- Audio Download
- Listening Length: 11 hours and 20 minutes
- Program Type: Audiobook
- Version: Unabridged
- Publisher: Headline Audiobooks
- Audible.co.uk Release Date: 1 Aug. 2013
- Language: English
- ASIN: B00EAEYEYA
- Amazon Bestsellers Rank:
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The Long Song Audio Download – Unabridged
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Audio Download, Unabridged
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Top Customer Reviews
Her story is heartbreaking, but the touches of humour and pathos give the book a lighter feel than, for example, The Book of Negroes by Lawrence Hill, or Beloved by Toni Morrison. However, Levy doesn't shy away from portraying the savage brutality of slavery and the ignorance of the white settlers, who treat the slaves as commodities to be bought and sold (and the the case of the women, raped).
This is my fifth Andrea Levy book and I've enjoyed them all. Her first three concentrated on the experiences of young black women growing up in modern Britain, but Small Island and now The Long Song have seen her reaching back into black history and creating some wonderful stories. It would be wrong to pigeon-hole her as a writer who only deals with 'black' issues though, because her themes and characters have relevance and appeal right across the board.
In spite of the brutality, the book highlights the sheer strength and defiance of the slaves. It is based around the story of a woman called July, who was born a slave on Amity plantation and lives through the turbulent years that led to its abolition. By page 95 things start to change but the struggle continues. The book is heartbreaking especially when you read how the light skinned slaves were fortunate enough to work in the house instead of the fields and the prejudice and ignorance amongst them that comes through. Although they were often the product of rapes, they saw their light colour as an advantage. The author also has the amazing ability to intersperse the story with funny events. I found myself howling with laughter to the point of tears as I read it on my way to work.
I salute Andrea Levy. I've read all of her books and all of them have touched me. As someone who is descended from slaves (my parents are Jamaican) it is particularly poignant and touching.Read more ›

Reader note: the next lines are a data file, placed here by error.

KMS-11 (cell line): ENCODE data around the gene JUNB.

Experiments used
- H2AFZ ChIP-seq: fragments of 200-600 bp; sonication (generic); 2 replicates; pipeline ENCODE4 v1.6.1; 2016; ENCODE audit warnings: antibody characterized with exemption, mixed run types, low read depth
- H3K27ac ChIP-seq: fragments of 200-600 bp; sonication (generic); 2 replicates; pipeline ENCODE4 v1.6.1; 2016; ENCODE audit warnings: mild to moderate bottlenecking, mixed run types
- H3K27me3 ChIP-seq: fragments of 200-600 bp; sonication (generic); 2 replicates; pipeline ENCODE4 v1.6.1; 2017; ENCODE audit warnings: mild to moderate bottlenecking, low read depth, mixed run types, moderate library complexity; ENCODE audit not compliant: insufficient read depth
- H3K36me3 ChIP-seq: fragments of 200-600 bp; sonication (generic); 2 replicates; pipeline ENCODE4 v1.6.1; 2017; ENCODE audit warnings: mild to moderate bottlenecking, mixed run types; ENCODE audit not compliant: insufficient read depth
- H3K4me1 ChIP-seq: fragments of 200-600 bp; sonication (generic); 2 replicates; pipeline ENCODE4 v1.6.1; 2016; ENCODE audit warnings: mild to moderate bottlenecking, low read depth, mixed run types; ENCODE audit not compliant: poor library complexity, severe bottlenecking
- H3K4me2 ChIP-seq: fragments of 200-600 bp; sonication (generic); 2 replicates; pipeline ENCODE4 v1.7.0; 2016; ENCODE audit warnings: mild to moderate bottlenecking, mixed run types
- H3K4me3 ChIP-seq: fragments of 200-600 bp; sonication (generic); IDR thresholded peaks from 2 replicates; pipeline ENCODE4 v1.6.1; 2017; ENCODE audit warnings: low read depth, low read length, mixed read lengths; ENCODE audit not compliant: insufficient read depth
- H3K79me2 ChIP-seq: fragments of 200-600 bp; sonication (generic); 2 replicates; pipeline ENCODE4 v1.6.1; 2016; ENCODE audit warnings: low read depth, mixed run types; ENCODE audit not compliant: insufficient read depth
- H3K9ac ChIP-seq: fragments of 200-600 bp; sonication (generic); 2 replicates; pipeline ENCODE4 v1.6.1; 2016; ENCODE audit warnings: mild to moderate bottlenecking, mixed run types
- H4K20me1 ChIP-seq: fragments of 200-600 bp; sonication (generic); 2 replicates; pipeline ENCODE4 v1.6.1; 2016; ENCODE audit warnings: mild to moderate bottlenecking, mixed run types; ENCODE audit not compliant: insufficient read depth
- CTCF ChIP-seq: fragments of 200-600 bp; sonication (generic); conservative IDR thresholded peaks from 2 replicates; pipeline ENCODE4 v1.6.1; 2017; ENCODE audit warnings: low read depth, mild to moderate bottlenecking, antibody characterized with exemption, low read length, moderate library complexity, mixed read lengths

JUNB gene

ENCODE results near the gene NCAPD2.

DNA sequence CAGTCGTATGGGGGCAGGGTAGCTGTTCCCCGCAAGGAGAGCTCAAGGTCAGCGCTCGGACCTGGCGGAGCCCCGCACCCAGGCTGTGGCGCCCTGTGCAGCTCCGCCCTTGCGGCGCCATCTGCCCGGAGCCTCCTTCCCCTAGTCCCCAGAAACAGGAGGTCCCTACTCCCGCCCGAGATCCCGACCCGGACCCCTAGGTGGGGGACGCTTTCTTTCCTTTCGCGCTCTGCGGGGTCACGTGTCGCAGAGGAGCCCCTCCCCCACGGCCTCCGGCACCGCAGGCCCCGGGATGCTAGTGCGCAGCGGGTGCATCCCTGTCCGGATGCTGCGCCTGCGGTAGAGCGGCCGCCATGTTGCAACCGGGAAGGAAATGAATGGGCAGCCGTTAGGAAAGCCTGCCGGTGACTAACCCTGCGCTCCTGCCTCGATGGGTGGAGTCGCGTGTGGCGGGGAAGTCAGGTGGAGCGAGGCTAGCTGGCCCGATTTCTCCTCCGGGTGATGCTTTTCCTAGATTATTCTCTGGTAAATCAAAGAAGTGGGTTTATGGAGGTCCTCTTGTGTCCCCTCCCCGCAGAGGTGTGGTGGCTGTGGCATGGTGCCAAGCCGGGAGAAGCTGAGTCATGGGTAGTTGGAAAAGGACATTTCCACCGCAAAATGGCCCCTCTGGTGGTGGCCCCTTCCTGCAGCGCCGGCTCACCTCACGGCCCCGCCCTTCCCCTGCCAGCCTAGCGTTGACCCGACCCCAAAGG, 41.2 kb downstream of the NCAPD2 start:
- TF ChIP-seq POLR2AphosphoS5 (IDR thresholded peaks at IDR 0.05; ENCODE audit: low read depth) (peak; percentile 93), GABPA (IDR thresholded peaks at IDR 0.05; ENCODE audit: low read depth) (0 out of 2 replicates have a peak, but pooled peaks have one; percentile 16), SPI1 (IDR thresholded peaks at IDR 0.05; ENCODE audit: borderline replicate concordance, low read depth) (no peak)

The story is stunning. As with all of Andrea Levy's books the sense of a shared humanity runs through the story with the characters seeming very real and a balance of horrendous events and moments of humour. As with all good novels it is extremely hard to leave behind when you finish reading. I loved the fact that the story was written from the point of the view of the main protaganist many years after the events and the interplay between July and her son which link the different sections of the story give the narrative a feel of a retelling of real events rather than a novel. I was left wondering what had happened to July's daughter and would love to read her story! I can't recommend it highly enough.
Most Recent Customer Reviews
Although at times funny it is also very moving. It always remains readable but still puts over the evil of slavery, and of a shameful episode in this country's history.Published 6 months ago by Robert
This is a difficult book to write a review about. It raises some slightly disturbing images of slavery in Jamaica. Read morePublished 6 months ago by Debra F
5stars given because I couldn't put this book down. Gripped me from the beginning. Didn't want this read to end.Published 6 months ago by Kindle Customer
Overall score: 5.7/10
Choice comments: “The story of slavery in Jamaica was really interesting but I didn’t warm to the main character and didn’t like the storytelling/chat... Read more
Great read very captivating enjoyable all the way to the end, and at the same time very sad to know that we has human beings treat each otherPublished 10 months ago by carl dawson